Benefits Owl is a member of          Addventures logo
‘I'm worried about Jobseeker’s Allowance Sanctions’
> ‘What can I do if I've been sanctioned?’
>> 'I want advice about taking my appeal to a tribunal'
>>> ‘Tell me how to prepare for a hearing’

If you have a professional representative, you don’t have to worry about this bit: this is their job. Lucky you!

If not, there’s still no need to worry, but you do need to understand why preparation is important.

You have the chance to provide the tribunal service with documents in support of your appeal before the day of the hearing, and I recommend that you take advantage of this opportunity.

Tribunals are made up of human beings. Surprising, but true. Being human, they want things to be clear, and they want things to be as easy as possible. In particular, they want to you be clear about what you want, and why you disagree with the decision maker. Being human, they also like to be prepared, so it’s a good idea to let you have anything before the day of the hearing (Letters from the tribunal service will ask you to provide extra information at least a week before the hearing: in reality they are more flexible than that, and will even accept new documents on the day, but it’s best to avoid this if you can: the longer and more complex the new documents are the more likely the tribunal is to be unhappy about them).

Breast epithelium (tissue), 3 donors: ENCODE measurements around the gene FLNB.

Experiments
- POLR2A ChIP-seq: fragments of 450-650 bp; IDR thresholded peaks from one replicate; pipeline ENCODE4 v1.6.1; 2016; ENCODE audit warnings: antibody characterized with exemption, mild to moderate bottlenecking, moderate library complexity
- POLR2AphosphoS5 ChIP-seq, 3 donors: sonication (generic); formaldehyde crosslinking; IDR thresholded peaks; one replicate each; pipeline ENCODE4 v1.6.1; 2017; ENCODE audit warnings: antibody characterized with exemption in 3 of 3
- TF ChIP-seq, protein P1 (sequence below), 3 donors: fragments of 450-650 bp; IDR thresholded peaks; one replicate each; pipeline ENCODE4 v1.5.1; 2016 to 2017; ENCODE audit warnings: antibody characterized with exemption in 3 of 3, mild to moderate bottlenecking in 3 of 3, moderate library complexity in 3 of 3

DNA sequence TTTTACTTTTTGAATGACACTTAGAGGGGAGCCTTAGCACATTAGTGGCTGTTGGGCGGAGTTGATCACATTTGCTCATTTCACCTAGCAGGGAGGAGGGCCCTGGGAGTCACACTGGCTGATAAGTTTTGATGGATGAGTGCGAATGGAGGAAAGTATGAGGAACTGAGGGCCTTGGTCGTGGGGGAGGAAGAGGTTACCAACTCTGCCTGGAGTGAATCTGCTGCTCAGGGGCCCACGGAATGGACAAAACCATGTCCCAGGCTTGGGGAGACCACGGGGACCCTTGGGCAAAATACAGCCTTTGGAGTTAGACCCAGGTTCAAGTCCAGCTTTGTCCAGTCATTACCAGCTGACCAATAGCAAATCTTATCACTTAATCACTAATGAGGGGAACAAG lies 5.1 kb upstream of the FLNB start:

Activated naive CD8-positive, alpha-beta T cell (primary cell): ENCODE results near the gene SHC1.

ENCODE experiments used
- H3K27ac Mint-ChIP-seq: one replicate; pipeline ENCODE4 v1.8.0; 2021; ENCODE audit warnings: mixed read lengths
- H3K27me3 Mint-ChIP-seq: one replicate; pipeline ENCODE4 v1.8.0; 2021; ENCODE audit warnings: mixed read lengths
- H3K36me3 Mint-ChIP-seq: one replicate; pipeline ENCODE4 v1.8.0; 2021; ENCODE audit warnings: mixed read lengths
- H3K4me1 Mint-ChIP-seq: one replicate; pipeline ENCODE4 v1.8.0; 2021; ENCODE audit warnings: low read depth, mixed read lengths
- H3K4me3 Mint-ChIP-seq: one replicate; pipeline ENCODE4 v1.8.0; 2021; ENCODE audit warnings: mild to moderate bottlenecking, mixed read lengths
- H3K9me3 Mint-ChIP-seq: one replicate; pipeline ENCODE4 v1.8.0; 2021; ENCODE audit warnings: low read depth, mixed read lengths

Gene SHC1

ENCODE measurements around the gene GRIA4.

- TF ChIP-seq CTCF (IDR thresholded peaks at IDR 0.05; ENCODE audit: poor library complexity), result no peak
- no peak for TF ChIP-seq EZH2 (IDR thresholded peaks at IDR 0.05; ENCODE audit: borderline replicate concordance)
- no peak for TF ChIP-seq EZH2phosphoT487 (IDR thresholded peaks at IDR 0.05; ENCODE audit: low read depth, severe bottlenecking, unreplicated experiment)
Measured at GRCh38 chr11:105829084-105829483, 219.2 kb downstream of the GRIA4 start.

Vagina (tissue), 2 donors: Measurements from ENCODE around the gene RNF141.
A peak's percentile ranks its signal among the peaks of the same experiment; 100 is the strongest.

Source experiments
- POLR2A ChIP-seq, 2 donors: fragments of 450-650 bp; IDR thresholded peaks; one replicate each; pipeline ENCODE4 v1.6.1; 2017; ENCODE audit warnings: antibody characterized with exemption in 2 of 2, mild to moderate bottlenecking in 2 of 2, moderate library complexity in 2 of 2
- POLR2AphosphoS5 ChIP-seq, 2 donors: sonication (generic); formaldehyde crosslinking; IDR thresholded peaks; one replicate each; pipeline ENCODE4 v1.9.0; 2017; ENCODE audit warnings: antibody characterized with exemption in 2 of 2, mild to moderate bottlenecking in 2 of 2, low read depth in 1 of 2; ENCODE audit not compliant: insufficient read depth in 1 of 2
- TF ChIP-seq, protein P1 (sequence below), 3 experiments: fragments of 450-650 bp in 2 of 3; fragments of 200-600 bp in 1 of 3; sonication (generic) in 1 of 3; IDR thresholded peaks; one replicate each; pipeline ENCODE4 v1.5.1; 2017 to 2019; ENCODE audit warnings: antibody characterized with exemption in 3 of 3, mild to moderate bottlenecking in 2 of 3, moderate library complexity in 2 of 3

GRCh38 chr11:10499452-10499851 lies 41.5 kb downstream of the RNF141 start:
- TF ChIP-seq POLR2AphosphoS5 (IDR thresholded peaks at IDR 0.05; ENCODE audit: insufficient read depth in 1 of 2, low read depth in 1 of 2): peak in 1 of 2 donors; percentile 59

I recommend that in most cases you provide the following documents:

I’ll deal with the evidence first, then look at the submission.

But before we do either, I strongly recommend that you look through the appeal bundle and mark things you’re not happy with.

Additional Evidence

Remember that you are trying to convince the tribunal that you meet the rules for Employment and Support Allowance. Any evidence that doesn’t help with this is useless, and, sometimes, annoy the tribunal.

If you had some good reason for failing to keep to your jobseeker’s agreement and you have evidence of this, include it. Here are two possible examples:

The Submission

Your submission has a number of jobs to do:

My general advice about how to write your submission is as follows:

When you’ve finished your submission...

The Tribunal Service like to get extra documents at least a week before the hearing, because they have to send it out to the tribunal panel members and to the Jobcentre Plus. If you don’t manage to do this, they may accept it on the day of the hearing, although the longer the pile of papers you provide the more annoyed the tribunal is likely to be.

‘Tell me about actually going to the hearing’
‘How do I maximise my chances of success?’
‘What happens at the end of the hearing?’